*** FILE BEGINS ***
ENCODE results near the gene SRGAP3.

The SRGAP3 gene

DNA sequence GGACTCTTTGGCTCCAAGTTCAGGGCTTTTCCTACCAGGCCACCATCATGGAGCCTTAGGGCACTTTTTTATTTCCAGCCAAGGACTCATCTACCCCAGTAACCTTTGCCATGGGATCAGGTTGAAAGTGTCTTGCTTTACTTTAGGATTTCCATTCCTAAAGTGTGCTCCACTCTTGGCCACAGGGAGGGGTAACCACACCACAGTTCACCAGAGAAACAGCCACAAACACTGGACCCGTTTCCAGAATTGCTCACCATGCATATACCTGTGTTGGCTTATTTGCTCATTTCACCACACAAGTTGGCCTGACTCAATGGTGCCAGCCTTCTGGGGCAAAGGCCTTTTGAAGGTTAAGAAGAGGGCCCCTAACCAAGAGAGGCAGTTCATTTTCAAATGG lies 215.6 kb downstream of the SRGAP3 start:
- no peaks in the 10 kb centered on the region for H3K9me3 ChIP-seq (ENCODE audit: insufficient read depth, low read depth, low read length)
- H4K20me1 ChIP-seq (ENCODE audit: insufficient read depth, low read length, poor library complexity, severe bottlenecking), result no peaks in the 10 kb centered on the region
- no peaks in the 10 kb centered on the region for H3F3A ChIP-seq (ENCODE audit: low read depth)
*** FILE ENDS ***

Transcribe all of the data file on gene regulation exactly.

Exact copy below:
ENCODE results near the gene SRGAP3.

The SRGAP3 gene

DNA sequence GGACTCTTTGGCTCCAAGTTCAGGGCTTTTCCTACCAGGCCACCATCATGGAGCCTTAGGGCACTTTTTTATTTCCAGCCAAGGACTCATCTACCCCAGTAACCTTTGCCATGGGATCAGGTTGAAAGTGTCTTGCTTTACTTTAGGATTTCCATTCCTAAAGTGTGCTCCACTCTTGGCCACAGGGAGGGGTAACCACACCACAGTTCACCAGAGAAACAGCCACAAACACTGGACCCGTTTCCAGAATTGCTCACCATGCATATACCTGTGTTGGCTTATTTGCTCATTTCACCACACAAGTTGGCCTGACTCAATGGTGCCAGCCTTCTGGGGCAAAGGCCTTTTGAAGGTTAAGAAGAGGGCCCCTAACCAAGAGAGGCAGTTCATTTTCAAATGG lies 215.6 kb downstream of the SRGAP3 start:
- no peaks in the 10 kb centered on the region for H3K9me3 ChIP-seq (ENCODE audit: insufficient read depth, low read depth, low read length)
- H4K20me1 ChIP-seq (ENCODE audit: insufficient read depth, low read length, poor library complexity, severe bottlenecking), result no peaks in the 10 kb centered on the region
- no peaks in the 10 kb centered on the region for H3F3A ChIP-seq (ENCODE audit: low read depth)